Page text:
It has been 11 months since I declared my candidacy for the United States Congress. With a good staff, I ran hard and our message was heard, but momentum was never our ally in a crowded primary and I withdrew from that race last month.
Today I will file to run for the Iowa State House to represent the people of my diverse district. I have learned a lot over this course and I believe that I have shown Iowans at events, committee meetings, and backyard barbeques that I study the issues and have ideas committed to improving our quality of life by expanding our economy, advocating for our senior citizens, farmers and veterans, protecting our environment, and educating our youth.
Yet, I am still faced from time to time with a comment that more or less goes like this: “Gary you were a comedian, how do we know you can be taken seriously?”
I cannot (nor do I have any desire to) deny that I was once a satirist on Saturday Night Live; that once I made my living looking for laughs, whether as a performer, a writer, or even as a game show host. The truth is, those experiences lend themselves very well to the business of politics.
The job of any artist, whether a comedian, a painter or a novelist, is to look at life with the deepest, most clarifying lens possible to reveal the idiosyncrasies, the contradictions and sometimes hypocrisies of the human condition and bring them to light.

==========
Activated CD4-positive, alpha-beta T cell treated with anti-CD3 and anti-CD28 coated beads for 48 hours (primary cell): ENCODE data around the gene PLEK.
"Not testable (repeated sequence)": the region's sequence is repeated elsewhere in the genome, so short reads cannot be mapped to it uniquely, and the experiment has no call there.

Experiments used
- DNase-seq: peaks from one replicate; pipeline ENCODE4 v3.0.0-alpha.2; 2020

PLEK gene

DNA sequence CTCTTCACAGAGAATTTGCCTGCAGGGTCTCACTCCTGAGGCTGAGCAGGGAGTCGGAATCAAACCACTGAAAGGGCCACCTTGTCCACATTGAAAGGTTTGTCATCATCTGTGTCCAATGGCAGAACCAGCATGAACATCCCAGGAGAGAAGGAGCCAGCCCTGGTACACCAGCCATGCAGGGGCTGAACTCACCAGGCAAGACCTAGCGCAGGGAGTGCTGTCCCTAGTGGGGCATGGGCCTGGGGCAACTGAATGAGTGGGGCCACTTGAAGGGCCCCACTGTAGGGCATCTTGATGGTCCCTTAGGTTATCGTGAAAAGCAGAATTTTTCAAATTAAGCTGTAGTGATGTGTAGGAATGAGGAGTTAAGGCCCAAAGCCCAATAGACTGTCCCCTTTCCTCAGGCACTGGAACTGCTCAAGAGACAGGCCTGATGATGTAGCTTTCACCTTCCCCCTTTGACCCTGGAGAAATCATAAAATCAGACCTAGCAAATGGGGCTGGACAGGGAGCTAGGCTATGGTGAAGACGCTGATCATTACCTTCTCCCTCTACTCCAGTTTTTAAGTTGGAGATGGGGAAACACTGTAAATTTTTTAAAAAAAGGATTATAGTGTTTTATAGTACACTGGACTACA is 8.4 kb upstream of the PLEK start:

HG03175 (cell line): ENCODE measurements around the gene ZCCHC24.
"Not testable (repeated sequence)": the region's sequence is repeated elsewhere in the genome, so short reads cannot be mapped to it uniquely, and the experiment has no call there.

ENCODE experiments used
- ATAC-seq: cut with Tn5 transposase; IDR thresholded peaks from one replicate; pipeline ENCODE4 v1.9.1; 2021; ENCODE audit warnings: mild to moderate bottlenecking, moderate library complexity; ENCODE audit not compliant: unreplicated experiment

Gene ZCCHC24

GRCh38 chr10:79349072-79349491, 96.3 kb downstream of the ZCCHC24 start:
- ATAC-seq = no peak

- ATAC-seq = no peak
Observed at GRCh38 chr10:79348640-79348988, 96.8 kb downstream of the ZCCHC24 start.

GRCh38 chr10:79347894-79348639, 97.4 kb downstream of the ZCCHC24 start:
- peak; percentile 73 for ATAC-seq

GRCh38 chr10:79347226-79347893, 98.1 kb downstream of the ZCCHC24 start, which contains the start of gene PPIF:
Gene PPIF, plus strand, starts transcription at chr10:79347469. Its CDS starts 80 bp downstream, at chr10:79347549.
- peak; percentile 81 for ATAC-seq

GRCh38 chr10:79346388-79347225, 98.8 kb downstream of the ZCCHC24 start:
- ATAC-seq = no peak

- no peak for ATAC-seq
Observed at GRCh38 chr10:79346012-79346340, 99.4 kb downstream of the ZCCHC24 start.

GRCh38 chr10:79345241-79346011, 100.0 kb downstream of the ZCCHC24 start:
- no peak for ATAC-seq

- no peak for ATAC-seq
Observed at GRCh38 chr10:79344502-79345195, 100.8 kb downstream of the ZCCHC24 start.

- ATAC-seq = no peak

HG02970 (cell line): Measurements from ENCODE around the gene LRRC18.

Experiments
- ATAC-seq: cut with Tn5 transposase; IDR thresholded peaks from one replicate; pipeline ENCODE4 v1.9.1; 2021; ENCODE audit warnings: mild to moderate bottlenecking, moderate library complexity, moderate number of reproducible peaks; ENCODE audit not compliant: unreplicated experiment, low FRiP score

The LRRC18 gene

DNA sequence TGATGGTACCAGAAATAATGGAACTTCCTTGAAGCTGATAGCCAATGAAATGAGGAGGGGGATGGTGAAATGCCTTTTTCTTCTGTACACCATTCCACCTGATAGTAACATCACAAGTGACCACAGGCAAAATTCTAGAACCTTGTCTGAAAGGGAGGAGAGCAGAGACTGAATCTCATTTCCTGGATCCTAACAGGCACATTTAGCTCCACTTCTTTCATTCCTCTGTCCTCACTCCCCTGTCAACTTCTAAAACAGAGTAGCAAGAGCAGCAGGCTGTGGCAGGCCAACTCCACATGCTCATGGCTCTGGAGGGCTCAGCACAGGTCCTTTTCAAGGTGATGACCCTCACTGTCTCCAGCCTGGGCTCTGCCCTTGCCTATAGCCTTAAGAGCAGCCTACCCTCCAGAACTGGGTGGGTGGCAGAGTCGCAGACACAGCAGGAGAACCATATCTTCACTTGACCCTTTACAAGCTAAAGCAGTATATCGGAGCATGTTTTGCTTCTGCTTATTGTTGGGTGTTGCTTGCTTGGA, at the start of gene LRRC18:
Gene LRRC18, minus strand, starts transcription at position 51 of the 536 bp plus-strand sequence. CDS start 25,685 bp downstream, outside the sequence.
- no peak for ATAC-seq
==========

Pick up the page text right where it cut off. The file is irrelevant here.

Yes, I have in my career poked fun at the way things are done in Washington, because business as usual in the District of Columba (and Des Moines) is laughable at times. But I can easily make the distinction between those political dysfunctions and the business of the people, because that is no laughing matter.
It’s no laughing matter when education budgets do not meet the standards our institutions require, and when student debt replaces our investment in them.
It is no laughing matter when the proliferation of deadly force extends to children, while homicides in our schools, churches, movie theaters and shopping malls become epidemic.
It’s no laughing matter when the rights of women, minorities, immigrants, or the LGBTQ community are compromised or denied in the name of religion or fear.
It’s no laughing matter when labor and unions are under attack and pension funds are at risk.
It’s no laughing matter when 7 billion tons of inorganic gas is pumped into our atmosphere every year without any compensation for the danger that is caused to the health of our planet.
It’s no laughing matter when the principles of a government of the people are twisted to deny access to medicine for all of the citizens it serves.
I loved being an actor, a producer, a writer and any other hat I may have worn in Hollywood, but I know the difference between the entertainment of laughter and when the serious matters of the people and our government are at hand.
I am very clear as to why I am running for public office: To serve the people, using common sense, logic, compassion and sanity in that pursuit.